In storage tissues, starch is synthesized within amyloplasts, which are derived as are chloroplasts from proplastids. Starch is also synthesized diur-nally for transient assimilate storage in leaf chloroplasts. Starch biosynthesis is part of the complex process of tuberization, conversion of a stem into storage tissue, in potato and other crops producing storage tubers. In the cereals, starch is deposited in the starchy endosperm, whereas in most dicotyledonous plants it accumulates in fleshy cotyledons. Within developing endosperm, starch granules appear within a day of the onset of cellulariza-tion and continue until the grain dries (21-23). Tubers, however, have no sharp end point for starch biosynthesis.
Starch biosynthesis with its key enzymes and metabolites is diagrammed in Fig. 2. Photosynthate is generally supplied as sucrose via the phloem of the maternal tissues. Both source and sink strength are critical to starch yield in storage organs. In some plants, breakdown and resynthesis of sucrose appear necessary to maintain a sucrose gradient and thus sink strength, although this is not the case in others such as barley. The sucrose taken into the endosperm is subsequently converted into UDPglucose by sucrose synthase (UDPglucose:D-fructose-2-glucosyltransferase, EC 188.8.131.52):
This is a reversible reaction but, under the conditions found in storage tissues, the breakdown of sucrose is favored.
In many plants, sucrose synthase activity appears to be important to overall sink strength and hence yield. Antisense-mediated reductions in sucrose synthase levels in transgenic tomato (24) and potato (25) reduce overall starch biosynthesis, as do mutations to the sucrose synthase genes such as found in the maize shl and susl mutants (26). The UDPglucose product of sucrose synthase is then converted to glucose-1-phosphate by UDPglucose pyrophosphorylase (UTPglucose-1-phosphate uridylyltransferase, EC 2.7. 7.9). The UDPglucose pyrophosphorylase enzyme has been purified (27) and the gene encoding it cloned (28) from barley as well as from other plants. Glucose-1-phosphate is further processed to ADPglucose, the specific nu-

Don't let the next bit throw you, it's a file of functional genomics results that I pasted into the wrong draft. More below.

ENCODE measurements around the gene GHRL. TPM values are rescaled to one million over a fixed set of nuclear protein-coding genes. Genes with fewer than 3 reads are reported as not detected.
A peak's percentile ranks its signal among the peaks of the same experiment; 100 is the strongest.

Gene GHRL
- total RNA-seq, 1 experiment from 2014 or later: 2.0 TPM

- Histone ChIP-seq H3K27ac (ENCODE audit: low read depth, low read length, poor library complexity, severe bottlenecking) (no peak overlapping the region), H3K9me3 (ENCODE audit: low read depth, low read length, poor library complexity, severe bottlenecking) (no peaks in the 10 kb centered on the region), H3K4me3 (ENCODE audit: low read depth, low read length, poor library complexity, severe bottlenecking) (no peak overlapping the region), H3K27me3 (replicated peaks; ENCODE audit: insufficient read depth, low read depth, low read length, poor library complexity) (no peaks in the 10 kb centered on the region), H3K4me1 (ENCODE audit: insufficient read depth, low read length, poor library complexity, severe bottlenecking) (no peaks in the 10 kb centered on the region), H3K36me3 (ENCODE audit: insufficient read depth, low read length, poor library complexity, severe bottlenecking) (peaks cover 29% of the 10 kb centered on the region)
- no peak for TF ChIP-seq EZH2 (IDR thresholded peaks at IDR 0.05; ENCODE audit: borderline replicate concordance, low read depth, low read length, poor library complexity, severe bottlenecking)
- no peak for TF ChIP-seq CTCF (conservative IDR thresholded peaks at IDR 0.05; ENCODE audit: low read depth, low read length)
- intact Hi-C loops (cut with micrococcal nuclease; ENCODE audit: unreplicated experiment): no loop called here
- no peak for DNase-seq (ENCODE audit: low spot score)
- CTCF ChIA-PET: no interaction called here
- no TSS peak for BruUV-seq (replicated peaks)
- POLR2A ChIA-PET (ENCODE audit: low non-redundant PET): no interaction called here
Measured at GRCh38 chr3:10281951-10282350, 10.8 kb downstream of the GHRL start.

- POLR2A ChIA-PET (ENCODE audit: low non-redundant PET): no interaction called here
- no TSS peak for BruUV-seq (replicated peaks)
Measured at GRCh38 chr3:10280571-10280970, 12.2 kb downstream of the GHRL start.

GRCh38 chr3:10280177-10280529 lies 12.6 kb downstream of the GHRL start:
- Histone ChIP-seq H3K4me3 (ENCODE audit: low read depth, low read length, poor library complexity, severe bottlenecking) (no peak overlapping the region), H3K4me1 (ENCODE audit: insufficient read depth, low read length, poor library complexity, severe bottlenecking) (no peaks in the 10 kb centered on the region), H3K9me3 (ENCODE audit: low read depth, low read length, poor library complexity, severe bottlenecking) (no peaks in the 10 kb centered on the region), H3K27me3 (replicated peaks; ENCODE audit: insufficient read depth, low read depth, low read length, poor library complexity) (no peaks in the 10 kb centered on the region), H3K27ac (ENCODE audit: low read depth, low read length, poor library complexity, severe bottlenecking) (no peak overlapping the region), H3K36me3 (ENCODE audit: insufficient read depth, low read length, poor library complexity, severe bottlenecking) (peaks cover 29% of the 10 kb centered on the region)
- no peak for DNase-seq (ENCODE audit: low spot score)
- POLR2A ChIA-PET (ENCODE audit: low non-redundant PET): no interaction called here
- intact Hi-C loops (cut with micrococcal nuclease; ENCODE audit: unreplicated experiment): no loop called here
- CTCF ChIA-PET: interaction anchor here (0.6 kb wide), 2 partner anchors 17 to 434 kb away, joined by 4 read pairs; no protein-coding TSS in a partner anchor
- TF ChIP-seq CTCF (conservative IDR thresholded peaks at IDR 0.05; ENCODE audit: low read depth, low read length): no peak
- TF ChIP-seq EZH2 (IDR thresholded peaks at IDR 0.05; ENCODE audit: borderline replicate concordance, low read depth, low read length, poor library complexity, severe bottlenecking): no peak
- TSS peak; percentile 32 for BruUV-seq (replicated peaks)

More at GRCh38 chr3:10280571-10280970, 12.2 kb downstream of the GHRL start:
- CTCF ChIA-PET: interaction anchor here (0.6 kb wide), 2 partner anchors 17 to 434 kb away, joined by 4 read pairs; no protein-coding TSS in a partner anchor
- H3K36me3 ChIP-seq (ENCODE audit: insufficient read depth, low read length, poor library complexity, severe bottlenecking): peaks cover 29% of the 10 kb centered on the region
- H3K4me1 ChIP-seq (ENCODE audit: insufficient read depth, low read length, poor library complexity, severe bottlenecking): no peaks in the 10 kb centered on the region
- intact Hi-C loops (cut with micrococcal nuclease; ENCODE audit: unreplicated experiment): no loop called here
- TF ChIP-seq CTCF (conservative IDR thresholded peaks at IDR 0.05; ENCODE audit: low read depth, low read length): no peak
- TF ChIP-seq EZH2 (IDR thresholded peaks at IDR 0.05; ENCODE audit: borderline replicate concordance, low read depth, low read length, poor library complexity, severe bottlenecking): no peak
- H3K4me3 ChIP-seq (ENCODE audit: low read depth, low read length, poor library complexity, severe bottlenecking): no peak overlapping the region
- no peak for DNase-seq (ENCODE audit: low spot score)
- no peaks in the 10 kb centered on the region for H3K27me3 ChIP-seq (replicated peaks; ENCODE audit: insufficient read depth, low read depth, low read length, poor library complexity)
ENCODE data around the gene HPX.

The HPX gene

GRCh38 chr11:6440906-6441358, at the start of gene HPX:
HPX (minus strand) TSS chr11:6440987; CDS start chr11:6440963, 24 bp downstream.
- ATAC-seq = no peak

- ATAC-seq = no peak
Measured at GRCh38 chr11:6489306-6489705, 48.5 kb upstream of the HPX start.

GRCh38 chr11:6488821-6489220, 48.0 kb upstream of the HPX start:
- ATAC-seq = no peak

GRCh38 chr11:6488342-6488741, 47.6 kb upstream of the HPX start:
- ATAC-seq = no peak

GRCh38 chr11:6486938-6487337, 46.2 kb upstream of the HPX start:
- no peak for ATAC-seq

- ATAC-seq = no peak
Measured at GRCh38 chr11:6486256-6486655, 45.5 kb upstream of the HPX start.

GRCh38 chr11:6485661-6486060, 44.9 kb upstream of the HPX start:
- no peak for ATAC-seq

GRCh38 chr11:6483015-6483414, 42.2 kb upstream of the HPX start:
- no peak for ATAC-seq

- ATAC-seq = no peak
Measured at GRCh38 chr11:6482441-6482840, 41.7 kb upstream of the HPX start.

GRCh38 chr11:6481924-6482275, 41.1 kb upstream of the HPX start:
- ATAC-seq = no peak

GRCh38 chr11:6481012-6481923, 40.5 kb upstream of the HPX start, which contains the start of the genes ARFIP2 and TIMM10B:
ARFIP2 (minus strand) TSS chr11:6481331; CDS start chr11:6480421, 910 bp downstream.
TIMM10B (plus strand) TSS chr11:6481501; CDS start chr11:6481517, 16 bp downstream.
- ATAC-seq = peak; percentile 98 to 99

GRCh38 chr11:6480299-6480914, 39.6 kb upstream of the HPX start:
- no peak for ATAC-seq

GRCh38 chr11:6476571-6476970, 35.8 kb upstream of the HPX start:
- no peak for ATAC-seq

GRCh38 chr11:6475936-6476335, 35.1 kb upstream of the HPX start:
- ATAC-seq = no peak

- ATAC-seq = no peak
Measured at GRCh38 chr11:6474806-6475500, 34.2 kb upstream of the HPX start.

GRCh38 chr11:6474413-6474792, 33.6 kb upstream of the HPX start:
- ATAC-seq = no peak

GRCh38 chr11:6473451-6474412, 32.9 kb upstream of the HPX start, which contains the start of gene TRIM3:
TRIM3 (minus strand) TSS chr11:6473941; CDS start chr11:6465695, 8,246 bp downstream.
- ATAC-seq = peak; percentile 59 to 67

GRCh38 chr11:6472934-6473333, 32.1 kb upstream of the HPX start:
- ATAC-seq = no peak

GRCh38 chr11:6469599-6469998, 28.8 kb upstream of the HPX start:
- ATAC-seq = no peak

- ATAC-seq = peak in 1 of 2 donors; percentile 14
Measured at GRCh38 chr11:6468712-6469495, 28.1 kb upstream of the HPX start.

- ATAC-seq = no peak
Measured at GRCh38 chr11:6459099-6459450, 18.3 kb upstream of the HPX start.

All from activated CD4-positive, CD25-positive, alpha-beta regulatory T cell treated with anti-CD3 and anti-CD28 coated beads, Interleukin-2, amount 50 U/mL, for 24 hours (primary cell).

cleotide sugar that serves as the substrate for the starch synthases. This is catalyzed by the enzyme ADPglucose pyrophosphorylase (AGP, glucose-1-phosphate adenylyltransferase, EC 184.108.40.206) in the reaction
ATP + a-D-glucose-1-phosphate —> pyrophosphate + ADPglucose
The conversion of glucose-1-phosphate to ADPglucose by AGP is considered the first specific, or committed, step in starch biosynthesis. The AGP enzyme has been extensively studied and reviewed since the 1960s (29,30) and also is the target for engineering of the pathway as discussed in the following. The enzyme in all tissues is a heterotretramer of two regulatory (small) and two catalytic (large) subunits (31). In most tissues, it is allo-sterically regulated, activated by 3-phosphoglycerate but inhibited by orthophosphate. Due in part to its regulation and also to the severely shrunken phenotypes of mutants of AGP (32), it has been seen as the major control point for the flow of carbon into starch. Flux analyses, however, contradict this interpretation (33,34).
Until recently, it was universally held that AGP is nuclear encoded but localized in the plastids in all tissues, photosynthetic and storage. However, at least for maize and barley endosperm (30), a combination of investigations on the bt-1 mutant (35,36), studies of isolated amyloplasts (37), and messenger RNA (mRNA) transcriptional analyses (38,39) has shown that up to 95% of the cereal AGP is cytosolic (Fig. 2). A reasonable explanation for the difference between chloroplasts and amyloplasts regarding AGP localization rests on chloroplasts being sources of energy whereas amyloplasts are sinks. If AGP were restricted to amyloplasts, the ATP would have to be
Figure 1 Current view of starch structure and its successive stages of organization within the granule, (a) Segment of amylopectin indicating the two bond types, (b) An amylopectin cluster showing the double helices formed between adjacent chains, (c) Helices are packed into crystalline lamellae spaced at intervals of 9 nm, interspersed with amorphous regions containing the parallel branch points, (d) The interspersed crystalline and amorphous lamellae form concentric semicrystalline zones several hundreds of nanometers wide. These zones are separated by amorphous zones lacking orderly packing of amylopectin helices. A pair of semicrystalline and amorphous zones form a growth ring in the granule, (e) Scanning electron micrograph of a potato starch granule showing the growth rings. The granule has been digested with «-amylase to remove partially the amorphous zones, which are more easily hydrolyzed. (From Ref. 45.)
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